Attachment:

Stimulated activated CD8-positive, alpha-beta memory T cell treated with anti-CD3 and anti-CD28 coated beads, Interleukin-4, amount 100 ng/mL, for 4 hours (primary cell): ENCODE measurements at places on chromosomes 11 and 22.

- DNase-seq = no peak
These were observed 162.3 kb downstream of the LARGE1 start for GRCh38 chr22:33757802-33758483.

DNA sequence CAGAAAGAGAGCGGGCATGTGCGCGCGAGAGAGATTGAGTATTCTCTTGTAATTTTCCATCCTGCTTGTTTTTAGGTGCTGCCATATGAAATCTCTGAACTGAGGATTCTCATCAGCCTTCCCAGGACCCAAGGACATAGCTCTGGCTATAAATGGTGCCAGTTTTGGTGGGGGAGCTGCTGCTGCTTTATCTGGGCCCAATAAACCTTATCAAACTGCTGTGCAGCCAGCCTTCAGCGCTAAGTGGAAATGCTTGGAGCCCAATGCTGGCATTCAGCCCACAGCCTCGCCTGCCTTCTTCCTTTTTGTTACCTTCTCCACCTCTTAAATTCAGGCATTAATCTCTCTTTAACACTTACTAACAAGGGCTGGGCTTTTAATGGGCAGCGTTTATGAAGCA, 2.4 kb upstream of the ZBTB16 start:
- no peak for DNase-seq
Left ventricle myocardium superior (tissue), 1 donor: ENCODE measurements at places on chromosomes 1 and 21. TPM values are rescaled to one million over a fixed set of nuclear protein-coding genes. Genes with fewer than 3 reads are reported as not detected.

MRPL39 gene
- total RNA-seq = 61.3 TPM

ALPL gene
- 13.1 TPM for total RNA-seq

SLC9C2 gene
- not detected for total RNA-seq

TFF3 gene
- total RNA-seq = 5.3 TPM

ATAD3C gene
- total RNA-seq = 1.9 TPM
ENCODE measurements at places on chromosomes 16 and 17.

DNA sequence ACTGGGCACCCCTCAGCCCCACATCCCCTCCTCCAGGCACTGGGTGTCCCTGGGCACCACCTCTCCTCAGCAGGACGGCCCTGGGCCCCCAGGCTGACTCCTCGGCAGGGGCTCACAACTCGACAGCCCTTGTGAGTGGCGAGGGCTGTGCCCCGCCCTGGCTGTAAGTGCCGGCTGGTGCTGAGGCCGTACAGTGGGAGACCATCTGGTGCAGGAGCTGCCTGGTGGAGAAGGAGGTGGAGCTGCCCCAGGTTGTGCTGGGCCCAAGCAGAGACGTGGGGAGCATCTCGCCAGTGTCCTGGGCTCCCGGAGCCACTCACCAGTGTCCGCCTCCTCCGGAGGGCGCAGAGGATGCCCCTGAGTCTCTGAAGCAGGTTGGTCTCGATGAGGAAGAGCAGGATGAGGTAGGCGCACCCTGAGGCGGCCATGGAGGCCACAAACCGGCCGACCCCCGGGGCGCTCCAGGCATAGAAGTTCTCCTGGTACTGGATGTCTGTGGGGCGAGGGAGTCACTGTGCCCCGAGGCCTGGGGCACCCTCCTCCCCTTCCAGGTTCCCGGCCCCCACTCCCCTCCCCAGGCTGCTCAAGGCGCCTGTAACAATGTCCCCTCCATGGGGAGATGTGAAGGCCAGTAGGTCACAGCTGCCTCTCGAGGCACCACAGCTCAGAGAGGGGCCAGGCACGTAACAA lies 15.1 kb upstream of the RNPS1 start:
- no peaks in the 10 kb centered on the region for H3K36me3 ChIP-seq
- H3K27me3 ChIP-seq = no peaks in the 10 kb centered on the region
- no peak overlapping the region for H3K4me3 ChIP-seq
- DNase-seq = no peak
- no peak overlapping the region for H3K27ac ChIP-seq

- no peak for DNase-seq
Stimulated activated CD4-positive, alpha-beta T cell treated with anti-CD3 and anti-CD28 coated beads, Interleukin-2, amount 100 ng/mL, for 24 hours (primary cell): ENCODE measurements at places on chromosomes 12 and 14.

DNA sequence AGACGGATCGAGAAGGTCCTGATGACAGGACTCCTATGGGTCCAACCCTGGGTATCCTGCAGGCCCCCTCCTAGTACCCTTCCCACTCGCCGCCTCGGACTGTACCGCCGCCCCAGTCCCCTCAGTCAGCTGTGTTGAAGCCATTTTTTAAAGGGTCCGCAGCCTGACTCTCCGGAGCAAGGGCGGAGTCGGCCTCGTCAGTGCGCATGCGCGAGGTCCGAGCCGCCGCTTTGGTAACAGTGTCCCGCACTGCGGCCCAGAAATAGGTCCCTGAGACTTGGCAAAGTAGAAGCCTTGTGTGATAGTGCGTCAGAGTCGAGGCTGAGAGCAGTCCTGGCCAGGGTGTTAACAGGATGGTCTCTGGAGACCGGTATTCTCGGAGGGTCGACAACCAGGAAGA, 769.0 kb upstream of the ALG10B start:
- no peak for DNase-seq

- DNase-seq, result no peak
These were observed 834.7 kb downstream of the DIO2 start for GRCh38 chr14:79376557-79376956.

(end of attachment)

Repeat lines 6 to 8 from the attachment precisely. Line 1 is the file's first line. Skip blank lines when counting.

Left ventricle myocardium superior (tissue), 1 donor: ENCODE measurements at places on chromosomes 1 and 21. TPM values are rescaled to one million over a fixed set of nuclear protein-coding genes. Genes with fewer than 3 reads are reported as not detected.

MRPL39 gene
- total RNA-seq = 61.3 TPM